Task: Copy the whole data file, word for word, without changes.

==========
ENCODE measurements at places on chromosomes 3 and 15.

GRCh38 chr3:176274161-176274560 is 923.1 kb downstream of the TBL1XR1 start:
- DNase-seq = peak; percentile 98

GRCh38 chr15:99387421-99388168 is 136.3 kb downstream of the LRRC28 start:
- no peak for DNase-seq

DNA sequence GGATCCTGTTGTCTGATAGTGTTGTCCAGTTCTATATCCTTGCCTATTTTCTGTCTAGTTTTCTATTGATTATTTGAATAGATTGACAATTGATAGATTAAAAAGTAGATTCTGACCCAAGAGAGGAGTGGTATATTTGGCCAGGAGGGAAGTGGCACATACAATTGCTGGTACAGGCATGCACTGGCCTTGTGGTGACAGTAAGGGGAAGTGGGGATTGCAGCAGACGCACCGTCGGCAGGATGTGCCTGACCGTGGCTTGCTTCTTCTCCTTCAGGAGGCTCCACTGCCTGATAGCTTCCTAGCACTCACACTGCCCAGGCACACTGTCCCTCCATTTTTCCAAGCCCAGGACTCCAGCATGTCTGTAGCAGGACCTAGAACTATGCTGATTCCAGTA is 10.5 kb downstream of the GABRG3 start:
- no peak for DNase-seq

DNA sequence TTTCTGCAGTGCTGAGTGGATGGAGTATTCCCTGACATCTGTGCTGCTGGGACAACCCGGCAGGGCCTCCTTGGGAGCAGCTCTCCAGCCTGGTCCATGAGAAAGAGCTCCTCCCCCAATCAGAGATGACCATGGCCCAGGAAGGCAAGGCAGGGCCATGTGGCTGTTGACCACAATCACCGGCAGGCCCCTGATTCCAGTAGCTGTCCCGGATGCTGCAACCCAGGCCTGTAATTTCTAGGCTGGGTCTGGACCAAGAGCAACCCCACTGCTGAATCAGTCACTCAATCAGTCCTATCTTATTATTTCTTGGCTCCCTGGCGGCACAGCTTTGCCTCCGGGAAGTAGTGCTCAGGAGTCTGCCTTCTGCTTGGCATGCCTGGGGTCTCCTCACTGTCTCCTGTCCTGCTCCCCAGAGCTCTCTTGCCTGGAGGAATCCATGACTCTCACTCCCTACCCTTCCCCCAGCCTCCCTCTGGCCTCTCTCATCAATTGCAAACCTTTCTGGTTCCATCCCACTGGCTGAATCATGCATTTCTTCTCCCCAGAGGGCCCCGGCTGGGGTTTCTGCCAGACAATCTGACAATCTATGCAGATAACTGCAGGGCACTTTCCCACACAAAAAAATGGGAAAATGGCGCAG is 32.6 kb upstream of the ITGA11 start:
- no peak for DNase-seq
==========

ENCODE measurements at places on chromosomes 3 and 15.

GRCh38 chr3:176274161-176274560 is 923.1 kb downstream of the TBL1XR1 start:
- DNase-seq = peak; percentile 98

GRCh38 chr15:99387421-99388168 is 136.3 kb downstream of the LRRC28 start:
- no peak for DNase-seq

DNA sequence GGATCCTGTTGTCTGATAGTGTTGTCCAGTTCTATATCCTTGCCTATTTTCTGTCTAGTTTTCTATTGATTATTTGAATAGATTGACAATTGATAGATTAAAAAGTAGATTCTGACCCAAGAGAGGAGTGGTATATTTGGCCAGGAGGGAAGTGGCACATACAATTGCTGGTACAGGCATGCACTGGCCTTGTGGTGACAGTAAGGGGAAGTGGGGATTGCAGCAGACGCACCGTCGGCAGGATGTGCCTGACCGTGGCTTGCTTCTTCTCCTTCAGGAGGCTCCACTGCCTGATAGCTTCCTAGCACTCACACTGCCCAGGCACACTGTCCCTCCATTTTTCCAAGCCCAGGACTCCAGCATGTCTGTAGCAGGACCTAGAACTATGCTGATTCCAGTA is 10.5 kb downstream of the GABRG3 start:
- no peak for DNase-seq

DNA sequence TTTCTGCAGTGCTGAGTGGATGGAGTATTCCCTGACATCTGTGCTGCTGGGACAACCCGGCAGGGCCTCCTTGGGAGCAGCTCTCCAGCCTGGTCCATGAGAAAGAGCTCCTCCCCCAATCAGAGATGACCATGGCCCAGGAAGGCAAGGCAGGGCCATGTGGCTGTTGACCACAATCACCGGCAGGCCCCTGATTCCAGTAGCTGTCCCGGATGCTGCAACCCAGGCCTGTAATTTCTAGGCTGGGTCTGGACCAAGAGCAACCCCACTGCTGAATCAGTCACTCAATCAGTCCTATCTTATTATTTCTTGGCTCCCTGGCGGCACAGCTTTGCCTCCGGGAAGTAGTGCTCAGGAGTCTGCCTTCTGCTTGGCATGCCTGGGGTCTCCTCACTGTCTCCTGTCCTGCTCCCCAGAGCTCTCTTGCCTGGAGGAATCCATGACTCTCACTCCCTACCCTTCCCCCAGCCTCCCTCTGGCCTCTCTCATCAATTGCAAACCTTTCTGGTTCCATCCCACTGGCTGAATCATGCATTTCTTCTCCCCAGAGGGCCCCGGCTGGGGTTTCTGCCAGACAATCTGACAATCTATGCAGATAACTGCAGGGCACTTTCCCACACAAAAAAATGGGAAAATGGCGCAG is 32.6 kb upstream of the ITGA11 start:
- no peak for DNase-seq